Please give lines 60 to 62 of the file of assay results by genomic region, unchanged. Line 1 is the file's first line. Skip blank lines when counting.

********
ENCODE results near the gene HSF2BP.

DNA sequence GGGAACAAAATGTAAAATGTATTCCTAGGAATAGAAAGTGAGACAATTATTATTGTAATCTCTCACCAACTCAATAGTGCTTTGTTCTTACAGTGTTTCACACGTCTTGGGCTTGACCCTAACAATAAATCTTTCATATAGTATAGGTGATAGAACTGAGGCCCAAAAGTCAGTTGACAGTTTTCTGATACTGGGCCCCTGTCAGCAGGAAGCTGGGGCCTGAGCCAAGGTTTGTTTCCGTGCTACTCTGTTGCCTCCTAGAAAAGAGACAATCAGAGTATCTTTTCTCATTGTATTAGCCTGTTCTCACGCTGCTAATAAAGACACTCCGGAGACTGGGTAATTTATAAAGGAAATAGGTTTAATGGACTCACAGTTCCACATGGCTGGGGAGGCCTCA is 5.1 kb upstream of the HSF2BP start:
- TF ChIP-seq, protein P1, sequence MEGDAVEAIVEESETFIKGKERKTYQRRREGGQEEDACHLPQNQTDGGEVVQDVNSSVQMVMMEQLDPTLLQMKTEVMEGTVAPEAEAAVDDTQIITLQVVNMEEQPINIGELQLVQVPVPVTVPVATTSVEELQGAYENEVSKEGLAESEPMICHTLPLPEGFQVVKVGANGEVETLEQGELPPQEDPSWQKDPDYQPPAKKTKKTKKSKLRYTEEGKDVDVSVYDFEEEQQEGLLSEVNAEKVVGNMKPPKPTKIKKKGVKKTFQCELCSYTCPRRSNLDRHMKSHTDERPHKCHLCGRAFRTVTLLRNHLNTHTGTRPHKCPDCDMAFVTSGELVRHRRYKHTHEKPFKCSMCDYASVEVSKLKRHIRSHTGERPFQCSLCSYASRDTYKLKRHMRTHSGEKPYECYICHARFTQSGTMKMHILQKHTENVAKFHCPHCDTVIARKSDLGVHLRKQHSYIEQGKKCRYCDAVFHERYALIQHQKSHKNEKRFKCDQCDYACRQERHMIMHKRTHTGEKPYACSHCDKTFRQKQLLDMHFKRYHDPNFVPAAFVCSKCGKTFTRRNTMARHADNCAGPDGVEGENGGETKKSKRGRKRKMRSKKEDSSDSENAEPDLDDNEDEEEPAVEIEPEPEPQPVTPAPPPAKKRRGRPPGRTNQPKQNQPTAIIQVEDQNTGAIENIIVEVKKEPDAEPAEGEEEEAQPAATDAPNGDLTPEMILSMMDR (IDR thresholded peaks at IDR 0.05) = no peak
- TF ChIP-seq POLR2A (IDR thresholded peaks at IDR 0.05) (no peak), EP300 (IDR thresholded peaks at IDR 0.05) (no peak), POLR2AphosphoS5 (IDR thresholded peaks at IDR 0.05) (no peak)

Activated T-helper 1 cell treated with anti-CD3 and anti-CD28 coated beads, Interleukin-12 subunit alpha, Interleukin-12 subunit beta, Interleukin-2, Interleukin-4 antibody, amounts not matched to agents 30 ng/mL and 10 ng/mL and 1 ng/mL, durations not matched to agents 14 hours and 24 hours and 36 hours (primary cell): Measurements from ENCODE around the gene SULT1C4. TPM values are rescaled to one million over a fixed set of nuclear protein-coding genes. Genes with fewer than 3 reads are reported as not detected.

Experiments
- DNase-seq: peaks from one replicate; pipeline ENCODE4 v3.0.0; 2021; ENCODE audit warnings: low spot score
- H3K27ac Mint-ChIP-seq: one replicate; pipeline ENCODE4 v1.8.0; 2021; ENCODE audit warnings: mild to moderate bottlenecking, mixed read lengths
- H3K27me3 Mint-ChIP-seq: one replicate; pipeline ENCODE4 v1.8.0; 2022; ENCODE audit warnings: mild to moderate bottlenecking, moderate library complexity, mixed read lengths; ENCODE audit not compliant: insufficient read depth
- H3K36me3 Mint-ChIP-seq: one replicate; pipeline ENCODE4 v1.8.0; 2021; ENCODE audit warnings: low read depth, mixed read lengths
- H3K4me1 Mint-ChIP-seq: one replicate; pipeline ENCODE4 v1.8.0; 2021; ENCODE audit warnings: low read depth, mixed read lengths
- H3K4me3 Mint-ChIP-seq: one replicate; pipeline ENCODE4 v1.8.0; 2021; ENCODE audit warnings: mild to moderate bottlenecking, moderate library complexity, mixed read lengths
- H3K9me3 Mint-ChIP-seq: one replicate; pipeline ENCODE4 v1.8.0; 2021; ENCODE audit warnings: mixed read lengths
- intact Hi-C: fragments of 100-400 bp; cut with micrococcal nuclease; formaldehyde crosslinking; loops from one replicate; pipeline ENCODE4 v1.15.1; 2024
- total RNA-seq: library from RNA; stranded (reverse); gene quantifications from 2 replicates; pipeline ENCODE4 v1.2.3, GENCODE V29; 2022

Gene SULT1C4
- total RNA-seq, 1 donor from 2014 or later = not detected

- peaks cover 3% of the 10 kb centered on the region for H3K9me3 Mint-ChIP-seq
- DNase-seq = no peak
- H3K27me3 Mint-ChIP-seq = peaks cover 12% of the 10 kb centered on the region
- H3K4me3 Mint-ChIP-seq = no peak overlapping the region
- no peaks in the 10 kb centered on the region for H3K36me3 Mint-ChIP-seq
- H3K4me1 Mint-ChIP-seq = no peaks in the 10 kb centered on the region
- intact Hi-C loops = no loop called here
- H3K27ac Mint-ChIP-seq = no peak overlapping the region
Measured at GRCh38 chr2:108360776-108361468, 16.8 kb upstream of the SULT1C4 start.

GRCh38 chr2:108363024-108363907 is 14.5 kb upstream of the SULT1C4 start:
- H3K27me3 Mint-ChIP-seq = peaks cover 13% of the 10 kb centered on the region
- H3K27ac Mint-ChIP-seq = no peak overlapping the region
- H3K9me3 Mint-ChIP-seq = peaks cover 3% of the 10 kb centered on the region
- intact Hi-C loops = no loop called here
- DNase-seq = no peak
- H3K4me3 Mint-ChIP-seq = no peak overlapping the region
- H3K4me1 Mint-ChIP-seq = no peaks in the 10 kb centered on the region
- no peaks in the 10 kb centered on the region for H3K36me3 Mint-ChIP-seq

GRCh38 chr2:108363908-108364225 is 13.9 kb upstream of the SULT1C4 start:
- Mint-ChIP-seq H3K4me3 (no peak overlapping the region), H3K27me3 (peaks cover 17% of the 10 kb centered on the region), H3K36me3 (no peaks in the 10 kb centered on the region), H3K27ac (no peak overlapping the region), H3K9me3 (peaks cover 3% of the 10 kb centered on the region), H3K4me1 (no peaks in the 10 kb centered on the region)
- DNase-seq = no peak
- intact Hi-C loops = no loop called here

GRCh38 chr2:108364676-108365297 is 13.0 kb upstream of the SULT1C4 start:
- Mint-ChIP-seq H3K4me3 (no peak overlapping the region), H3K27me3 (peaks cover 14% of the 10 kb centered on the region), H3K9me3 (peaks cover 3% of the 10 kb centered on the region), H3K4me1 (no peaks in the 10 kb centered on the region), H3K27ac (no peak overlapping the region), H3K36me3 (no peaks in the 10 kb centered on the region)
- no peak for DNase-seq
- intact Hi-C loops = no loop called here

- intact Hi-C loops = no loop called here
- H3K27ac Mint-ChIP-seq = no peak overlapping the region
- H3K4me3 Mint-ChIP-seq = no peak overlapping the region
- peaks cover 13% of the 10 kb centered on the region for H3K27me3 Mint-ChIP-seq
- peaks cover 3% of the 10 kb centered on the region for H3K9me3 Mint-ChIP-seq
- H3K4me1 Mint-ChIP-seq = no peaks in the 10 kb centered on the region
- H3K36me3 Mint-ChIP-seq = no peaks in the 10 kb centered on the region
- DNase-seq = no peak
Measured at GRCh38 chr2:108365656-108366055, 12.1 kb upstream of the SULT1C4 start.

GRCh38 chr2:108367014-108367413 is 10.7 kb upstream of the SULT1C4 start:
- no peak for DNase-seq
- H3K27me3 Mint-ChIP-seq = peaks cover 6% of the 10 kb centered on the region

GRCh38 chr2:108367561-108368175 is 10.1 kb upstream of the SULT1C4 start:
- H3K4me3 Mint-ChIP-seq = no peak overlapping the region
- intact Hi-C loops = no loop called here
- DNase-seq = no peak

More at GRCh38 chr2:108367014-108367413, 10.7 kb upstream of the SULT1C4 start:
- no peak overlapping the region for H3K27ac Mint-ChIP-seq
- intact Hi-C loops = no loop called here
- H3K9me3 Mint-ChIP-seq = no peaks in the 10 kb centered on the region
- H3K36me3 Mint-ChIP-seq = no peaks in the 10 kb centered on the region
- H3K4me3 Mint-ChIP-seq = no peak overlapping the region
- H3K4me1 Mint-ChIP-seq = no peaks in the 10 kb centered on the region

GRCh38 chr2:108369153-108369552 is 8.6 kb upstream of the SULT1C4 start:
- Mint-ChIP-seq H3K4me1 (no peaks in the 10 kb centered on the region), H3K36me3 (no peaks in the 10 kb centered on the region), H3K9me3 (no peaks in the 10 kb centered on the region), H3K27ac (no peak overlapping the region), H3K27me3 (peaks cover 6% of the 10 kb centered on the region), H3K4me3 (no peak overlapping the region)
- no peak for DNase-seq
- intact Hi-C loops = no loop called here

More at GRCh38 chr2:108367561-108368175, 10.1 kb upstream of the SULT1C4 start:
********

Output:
More at GRCh38 chr2:108367014-108367413, 10.7 kb upstream of the SULT1C4 start:
- no peak overlapping the region for H3K27ac Mint-ChIP-seq
- intact Hi-C loops = no loop called here